After being delayed for a day due to weather problems and a slight system failure, NASA’s Orion has blast into space today on its test flight to the admiration of many people who had gathered to witness its departure. The Orion spacecraft’s launch into orbit amidst a pillar of flame and smoke signals a new era of space exploration for both engineers and enthusiasts, and it brings a relief to all that had gone to so much trouble to witness the event.
At 7:05 a.m. this Friday morning, the Orion took off into space aboard a Delta IV rocket from the Cape Canaveral Air Force Station, and there wasn’t as much as a glitch with its launch as people flocked to watch. It was to have been launched yesterday Thursday, but the flight was cancelled at the last time when it became apparent that weather conditions would not permit, and then the fuel system developed a slight fault that needed to be rectified by engineers.
Since this was purely a test flight, it was unmanned and only had test equipment and Ernie’s rubber ducky from Sesame Street aboard. The Orion is expected to achieve two orbits with the second one rising as high as 3,600 miles altitude in order to allow it return back for re-entry into Earth’s surface with as high a velocity speed as possible. It will then land into the Pacific Ocean that is 600 miles west of Baja California before 11:30 a.m. from where it will be retrieved by a specialized team for return to base.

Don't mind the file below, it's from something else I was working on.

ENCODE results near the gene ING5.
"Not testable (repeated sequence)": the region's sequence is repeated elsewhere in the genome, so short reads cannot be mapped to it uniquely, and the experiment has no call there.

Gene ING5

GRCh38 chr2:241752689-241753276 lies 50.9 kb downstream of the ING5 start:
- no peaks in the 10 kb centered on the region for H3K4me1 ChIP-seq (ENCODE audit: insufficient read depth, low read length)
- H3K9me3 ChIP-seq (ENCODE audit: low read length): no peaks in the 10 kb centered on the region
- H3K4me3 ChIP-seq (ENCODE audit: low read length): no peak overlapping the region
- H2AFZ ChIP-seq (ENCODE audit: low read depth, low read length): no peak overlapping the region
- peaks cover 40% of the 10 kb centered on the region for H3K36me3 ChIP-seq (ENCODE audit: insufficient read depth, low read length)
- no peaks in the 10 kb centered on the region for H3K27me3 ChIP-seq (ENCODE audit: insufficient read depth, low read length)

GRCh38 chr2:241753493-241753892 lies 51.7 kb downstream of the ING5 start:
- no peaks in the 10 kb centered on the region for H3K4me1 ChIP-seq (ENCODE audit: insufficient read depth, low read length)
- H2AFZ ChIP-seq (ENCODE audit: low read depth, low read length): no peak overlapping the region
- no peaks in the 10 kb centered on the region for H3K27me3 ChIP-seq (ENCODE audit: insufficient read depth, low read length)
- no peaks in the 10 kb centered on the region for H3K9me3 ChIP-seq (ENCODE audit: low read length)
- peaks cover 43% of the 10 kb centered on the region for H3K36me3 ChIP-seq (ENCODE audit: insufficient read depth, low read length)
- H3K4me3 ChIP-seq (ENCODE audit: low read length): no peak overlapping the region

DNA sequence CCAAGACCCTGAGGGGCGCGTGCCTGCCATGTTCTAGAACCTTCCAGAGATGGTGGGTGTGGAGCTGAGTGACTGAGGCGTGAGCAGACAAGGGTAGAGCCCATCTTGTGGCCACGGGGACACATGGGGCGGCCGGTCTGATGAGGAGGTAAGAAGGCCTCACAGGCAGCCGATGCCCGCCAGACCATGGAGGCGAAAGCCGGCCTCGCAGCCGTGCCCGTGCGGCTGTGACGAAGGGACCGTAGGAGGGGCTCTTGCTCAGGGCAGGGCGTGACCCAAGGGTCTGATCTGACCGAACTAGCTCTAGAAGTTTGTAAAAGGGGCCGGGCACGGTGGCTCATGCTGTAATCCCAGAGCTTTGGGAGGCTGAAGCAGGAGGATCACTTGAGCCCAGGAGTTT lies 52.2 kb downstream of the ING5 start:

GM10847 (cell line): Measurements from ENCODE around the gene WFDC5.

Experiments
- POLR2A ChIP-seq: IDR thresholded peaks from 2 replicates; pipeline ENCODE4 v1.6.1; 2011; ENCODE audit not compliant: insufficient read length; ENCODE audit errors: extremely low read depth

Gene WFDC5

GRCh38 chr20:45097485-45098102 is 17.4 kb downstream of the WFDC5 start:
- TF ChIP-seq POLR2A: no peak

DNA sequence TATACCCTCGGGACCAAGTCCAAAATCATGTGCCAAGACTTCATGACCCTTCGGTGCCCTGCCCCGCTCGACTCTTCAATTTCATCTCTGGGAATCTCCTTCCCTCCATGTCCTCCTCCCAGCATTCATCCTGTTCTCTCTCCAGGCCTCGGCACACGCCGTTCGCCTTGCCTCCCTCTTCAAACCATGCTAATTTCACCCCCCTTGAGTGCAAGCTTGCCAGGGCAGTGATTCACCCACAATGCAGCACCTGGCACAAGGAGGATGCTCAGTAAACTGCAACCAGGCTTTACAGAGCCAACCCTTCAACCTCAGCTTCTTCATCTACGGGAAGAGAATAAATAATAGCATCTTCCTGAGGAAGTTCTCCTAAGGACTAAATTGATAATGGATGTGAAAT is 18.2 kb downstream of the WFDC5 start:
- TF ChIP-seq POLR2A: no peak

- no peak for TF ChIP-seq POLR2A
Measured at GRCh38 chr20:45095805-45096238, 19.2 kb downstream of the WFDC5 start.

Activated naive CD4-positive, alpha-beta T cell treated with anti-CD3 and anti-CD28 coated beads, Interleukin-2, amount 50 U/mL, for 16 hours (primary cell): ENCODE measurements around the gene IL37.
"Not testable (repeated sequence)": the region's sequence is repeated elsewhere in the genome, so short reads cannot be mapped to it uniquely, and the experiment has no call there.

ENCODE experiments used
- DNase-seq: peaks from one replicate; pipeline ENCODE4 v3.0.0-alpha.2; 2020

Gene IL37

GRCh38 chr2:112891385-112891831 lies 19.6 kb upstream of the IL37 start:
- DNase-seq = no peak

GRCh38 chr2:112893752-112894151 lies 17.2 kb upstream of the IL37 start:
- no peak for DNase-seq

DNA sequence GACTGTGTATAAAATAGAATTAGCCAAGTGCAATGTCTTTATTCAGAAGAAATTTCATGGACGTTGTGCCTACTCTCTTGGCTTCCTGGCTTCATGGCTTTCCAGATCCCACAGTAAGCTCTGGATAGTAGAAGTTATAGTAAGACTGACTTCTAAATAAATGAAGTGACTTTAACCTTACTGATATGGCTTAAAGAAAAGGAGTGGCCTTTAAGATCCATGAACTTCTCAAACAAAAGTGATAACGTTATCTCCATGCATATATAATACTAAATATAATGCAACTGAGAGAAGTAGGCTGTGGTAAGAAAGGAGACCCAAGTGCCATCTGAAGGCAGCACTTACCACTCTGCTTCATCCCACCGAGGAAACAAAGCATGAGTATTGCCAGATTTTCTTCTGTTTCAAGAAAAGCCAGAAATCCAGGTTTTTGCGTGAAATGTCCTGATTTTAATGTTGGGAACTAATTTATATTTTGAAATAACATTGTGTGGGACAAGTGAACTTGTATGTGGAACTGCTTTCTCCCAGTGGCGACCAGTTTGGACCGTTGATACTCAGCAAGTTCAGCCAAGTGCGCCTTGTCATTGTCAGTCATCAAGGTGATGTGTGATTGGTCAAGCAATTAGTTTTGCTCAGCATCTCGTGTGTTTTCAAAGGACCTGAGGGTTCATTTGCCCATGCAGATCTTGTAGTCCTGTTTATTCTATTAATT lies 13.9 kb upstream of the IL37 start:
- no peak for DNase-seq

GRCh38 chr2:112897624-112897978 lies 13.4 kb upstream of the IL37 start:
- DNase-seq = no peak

Costing about $375 million to construct, Orion is only running a space exploration test flight and might not be able to transport people into deep space until about 2021 when NASA’s budgets will have improved; but then the next test flight is expected to take off by 2018. It is also expected that soon enough, the Orion might be able to run errands with people aboard to Mars or the moon.